Defense secretary prepares for trip to Moscow to ease tensions on Ukrainian border

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The Defense Secretary will travel to Moscow today (Friday) to meet with his Russian counterpart in an attempt to calm the crisis on the Ukrainian border.

The trip will follow the Prime Minister’s visits to Brussels and Warsaw yesterday, where he insisted Vladimir Putin, the Russian President, must not be allowed to ‘bully’ Eastern Europe as he warned that the continent was facing its biggest security crisis in decades.

Meanwhile, Foreign Minister Liz Truss has been embroiled in tense exchanges with her Russian counterpart Sergei Lavrov, with no sign of a diplomatic breakthrough following their meeting in Moscow.

It comes as the government confirmed that preparations to allow the UK to “toughen and extend” its sanctions against Russia have come into force.

The UK could now impose sanctions on Russian companies and individuals in a range of important sectors, such as chemicals, defence, mining, ICT and financial services.

The Times reported that Ben Wallace will make it clear to Sergei Shoigu, Russia’s defense minister, that invading Ukraine would be a “lose-lose” situation.

The UK has put 1,000 troops on standby for a humanitarian crisis in the east if the current buildup of the Russian military leads to war.

He also promised further aid to NATO allies, with 350 Royal Marines arriving in Poland to coincide with the Prime Minister’s visit on Thursday.

Russia has insisted it has no plans to invade Ukraine, but the NATO alliance is alarmed by the buildup of more than 100,000 troops on the borders with its neighbour.

During his overseas engagements, Boris Johnson indicated that additional military support could be offered to Ukraine if Russia invaded.

But he made it clear that Britain could not intervene militarily if Ukraine was attacked.

In a clip pooled for broadcasters from a military base in Warsaw, he said: ‘The UK provided defensive weapons in the form of anti-tank missiles, we trained Ukrainian troops. That’s all we can do for now.

“Ukraine is not part of NATO. What we are defending is the right of Ukraine, like any other sovereign independent country, to aspire to it.

At an earlier press conference, speaking alongside NATO Secretary General Jens Stoltenberg at the alliance’s headquarters in Brussels, the prime minister called on Russia to engage in meaningful talks because it was worth ” much better to start a discussion now than to have a catastrophe”.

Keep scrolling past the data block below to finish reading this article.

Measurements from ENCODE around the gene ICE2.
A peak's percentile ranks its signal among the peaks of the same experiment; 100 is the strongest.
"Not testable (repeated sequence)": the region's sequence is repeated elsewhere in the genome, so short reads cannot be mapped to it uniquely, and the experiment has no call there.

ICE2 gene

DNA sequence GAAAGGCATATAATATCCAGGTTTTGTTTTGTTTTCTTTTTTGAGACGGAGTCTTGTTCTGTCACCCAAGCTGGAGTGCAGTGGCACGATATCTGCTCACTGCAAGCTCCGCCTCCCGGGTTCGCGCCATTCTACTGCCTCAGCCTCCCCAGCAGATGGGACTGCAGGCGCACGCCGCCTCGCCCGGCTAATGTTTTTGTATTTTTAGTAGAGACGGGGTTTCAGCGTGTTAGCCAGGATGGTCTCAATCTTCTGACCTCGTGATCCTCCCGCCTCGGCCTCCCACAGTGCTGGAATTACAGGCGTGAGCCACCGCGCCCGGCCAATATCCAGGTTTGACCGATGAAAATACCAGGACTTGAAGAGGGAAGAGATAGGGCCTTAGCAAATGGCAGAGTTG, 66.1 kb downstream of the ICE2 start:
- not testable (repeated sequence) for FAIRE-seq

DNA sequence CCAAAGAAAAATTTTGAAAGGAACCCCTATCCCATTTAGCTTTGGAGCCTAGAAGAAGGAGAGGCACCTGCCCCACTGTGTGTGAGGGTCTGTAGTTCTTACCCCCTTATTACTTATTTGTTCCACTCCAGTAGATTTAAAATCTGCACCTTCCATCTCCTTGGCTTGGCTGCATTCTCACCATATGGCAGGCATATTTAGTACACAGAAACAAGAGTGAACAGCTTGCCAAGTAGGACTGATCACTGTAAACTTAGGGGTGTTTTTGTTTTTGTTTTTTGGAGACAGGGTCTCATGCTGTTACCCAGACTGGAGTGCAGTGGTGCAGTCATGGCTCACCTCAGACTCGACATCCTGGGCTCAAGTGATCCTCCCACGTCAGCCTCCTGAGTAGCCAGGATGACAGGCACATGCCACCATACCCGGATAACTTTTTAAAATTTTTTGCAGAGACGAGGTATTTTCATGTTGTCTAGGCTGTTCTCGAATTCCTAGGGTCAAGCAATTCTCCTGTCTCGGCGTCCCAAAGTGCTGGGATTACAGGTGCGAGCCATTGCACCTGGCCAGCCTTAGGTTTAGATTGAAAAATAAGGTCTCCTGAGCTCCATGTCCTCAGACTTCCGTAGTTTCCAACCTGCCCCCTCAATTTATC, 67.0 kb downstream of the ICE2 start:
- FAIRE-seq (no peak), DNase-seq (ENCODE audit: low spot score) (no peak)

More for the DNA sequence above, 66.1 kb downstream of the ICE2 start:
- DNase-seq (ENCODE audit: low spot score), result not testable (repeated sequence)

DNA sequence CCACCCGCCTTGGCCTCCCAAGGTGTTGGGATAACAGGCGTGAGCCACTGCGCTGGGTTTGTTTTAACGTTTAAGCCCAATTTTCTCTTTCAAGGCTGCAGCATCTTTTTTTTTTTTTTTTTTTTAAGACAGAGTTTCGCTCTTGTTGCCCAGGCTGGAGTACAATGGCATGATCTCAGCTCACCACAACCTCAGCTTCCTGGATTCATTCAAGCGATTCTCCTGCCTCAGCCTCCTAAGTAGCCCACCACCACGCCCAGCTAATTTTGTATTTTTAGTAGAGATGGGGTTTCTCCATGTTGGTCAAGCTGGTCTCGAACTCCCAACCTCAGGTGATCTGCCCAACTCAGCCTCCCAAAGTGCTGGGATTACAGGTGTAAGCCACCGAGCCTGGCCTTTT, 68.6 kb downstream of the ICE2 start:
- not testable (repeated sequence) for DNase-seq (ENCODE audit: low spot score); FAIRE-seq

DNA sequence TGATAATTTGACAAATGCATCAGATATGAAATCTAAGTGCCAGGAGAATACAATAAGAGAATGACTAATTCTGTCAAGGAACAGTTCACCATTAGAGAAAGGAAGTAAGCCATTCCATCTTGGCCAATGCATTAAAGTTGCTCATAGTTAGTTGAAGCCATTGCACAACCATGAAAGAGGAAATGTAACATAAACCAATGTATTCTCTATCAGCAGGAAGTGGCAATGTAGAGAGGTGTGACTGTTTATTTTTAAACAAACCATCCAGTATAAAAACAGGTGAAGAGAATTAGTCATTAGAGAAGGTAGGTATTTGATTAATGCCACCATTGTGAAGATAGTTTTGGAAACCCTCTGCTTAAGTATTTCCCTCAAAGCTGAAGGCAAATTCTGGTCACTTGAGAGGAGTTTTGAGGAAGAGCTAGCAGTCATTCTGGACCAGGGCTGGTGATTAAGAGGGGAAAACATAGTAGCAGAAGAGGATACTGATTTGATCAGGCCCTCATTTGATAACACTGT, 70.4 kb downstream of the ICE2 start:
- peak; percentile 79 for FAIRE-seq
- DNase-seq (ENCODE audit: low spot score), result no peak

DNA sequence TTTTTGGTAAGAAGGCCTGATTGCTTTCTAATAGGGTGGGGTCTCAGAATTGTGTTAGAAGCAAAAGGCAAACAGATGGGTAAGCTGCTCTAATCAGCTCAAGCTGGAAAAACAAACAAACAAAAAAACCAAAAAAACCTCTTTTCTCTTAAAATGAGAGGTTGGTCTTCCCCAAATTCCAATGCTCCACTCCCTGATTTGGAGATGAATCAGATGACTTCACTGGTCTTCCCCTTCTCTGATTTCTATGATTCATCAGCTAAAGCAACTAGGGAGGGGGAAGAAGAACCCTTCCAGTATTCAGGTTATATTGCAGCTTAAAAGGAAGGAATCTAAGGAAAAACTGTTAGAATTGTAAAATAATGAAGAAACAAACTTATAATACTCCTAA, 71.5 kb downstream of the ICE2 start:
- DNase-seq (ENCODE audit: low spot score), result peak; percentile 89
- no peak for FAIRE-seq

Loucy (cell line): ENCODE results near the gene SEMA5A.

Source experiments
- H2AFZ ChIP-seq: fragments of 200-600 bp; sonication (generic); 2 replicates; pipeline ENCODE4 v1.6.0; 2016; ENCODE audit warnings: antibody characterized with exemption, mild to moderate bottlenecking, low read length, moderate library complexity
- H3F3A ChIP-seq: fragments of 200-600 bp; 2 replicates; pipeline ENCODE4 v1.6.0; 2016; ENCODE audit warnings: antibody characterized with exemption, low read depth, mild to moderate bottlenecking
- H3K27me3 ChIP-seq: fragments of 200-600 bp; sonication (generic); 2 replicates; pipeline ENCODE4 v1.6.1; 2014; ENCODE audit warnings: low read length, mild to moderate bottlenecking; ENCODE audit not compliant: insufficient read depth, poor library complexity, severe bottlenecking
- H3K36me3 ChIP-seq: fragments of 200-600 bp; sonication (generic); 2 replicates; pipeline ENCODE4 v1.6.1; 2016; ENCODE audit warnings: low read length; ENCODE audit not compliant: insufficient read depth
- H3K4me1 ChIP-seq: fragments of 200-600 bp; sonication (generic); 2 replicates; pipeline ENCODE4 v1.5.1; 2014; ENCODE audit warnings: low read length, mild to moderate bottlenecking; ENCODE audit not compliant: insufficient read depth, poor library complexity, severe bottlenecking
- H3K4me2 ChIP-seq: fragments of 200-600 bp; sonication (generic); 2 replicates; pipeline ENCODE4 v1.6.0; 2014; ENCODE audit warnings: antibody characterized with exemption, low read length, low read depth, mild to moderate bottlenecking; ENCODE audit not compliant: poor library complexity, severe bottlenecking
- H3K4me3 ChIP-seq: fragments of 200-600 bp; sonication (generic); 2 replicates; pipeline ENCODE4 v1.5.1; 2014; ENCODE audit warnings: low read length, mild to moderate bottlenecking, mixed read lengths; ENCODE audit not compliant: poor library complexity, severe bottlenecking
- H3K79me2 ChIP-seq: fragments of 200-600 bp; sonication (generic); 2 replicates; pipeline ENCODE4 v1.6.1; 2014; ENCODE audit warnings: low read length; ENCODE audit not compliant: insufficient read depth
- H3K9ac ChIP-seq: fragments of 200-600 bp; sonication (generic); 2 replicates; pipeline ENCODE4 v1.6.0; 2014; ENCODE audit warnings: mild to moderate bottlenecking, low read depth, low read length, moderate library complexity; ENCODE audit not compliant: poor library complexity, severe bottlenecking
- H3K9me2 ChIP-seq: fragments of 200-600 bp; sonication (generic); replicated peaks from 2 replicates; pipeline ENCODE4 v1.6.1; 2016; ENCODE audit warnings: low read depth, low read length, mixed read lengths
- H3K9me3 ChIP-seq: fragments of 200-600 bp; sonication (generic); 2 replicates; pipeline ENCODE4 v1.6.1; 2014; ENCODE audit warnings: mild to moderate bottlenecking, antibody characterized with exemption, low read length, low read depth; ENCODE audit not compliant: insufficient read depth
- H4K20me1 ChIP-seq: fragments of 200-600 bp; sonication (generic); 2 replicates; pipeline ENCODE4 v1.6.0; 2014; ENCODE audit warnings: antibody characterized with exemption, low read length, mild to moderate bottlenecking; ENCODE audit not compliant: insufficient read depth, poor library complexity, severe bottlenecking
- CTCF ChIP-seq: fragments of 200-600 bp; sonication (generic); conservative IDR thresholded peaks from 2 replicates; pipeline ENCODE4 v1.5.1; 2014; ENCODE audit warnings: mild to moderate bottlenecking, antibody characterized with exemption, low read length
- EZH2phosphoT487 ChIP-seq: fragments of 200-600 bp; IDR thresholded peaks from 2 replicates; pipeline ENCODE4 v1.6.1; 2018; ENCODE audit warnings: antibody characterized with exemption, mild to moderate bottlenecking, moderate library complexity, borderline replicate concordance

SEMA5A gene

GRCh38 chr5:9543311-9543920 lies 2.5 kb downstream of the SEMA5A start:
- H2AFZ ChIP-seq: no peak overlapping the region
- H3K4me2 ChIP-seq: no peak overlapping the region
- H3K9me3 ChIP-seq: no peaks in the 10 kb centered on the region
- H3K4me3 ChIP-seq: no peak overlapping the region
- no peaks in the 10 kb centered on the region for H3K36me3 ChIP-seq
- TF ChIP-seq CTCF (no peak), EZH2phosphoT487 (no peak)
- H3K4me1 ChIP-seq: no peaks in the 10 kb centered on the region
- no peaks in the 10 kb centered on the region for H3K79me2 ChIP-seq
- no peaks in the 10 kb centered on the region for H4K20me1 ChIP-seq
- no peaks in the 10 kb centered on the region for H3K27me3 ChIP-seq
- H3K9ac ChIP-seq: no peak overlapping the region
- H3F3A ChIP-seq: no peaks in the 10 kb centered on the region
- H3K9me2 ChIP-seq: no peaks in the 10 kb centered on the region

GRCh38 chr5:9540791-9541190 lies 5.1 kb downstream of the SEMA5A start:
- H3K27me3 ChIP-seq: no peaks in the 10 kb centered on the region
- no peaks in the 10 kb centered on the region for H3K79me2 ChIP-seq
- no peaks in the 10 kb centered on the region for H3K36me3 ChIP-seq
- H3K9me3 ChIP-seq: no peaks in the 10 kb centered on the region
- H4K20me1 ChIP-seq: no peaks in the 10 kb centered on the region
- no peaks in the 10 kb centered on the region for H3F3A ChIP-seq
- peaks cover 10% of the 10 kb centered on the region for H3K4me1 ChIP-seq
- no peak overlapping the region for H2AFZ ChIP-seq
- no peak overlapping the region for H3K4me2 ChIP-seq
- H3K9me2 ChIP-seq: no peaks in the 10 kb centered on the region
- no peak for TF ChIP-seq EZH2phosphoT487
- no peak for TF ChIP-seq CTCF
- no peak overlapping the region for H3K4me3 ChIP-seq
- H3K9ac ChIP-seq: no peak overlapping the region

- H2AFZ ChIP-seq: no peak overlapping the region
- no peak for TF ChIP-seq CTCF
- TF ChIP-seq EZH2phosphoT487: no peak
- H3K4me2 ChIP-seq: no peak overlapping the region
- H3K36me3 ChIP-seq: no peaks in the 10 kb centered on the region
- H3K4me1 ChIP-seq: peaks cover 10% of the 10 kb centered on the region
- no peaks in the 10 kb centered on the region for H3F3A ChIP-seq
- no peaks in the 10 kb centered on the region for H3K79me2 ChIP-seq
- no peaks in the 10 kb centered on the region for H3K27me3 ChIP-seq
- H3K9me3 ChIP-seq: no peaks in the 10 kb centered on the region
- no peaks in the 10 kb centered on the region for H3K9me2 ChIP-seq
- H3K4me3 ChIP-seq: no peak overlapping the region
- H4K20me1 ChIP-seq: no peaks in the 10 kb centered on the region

The UK has already supplied 2,000 anti-tank missiles, body armor, helmets and combat boots to Ukraine and Mr Johnson has indicated he could go further.

When asked if he could authorize military support for an insurgency in Ukraine in the event of an invasion, he replied: “We will look at what more we can possibly offer.

“The Ukrainians are well prepared, there are things we have offered that they actually don’t seem to need because they think they already have enough of them.

“It’s possible, I don’t want to rule that out, but at the moment we think the package is the right one.

“But I want to stress that it would be an absolute disaster if this were to happen and there were to be serious bloodshed on Ukrainian soil.”

In Moscow, Ms. Truss had a difficult meeting with Mr. Lavrov.

He called the meeting a ‘deaf and dumb conversation’, but Ms Truss said: ‘I was not mute in our previous discussions, I presented the UK view of the current situation and the fact that in addition to seeking to deter Russia from invading Ukraine, we are also very determined to pursue the diplomatic route.

She added: “There is still time for Russia to end its aggression against Ukraine and continue on the path of diplomacy.

“But NATO is very clear that if this path is not chosen, there will be serious consequences for Russia, Ukraine and the whole of Europe.”

Ms Truss called on Russia to withdraw its troops from the border to ease tensions.

“There is no doubt that the stationing of more than 100,000 troops on the Ukrainian border is directly set up to threaten Ukraine,” she said.

There had also been “cyberattacks and other attempts to undermine the activities of a sovereign nation”.

Ms Truss said: ‘If Russia is serious about diplomacy, it needs to move those troops and drop the threats.

The visit to Moscow was the first by a foreign minister in four years, with relations between the UK and Russia severely strained by incidents including the 2018 Salisbury nerve agent attack.

In a sign of the frosty atmosphere of the talks, Mr Lavrov said “ideological approaches, ultimatums and moralizing lead nowhere” and accused Ms Truss of being ill-prepared for the negotiations.

Rejecting Ms. Truss’ call for the withdrawal of forces, Mr. Lavrov said: “The demands for the withdrawal of Russian troops from Russian territory cause regret. We don’t want to threaten anyone. It is we who are threatened.

But he said force levels would plummet once the military drills were over, in which case “the West will likely claim it forced Russia to de-escalate”.

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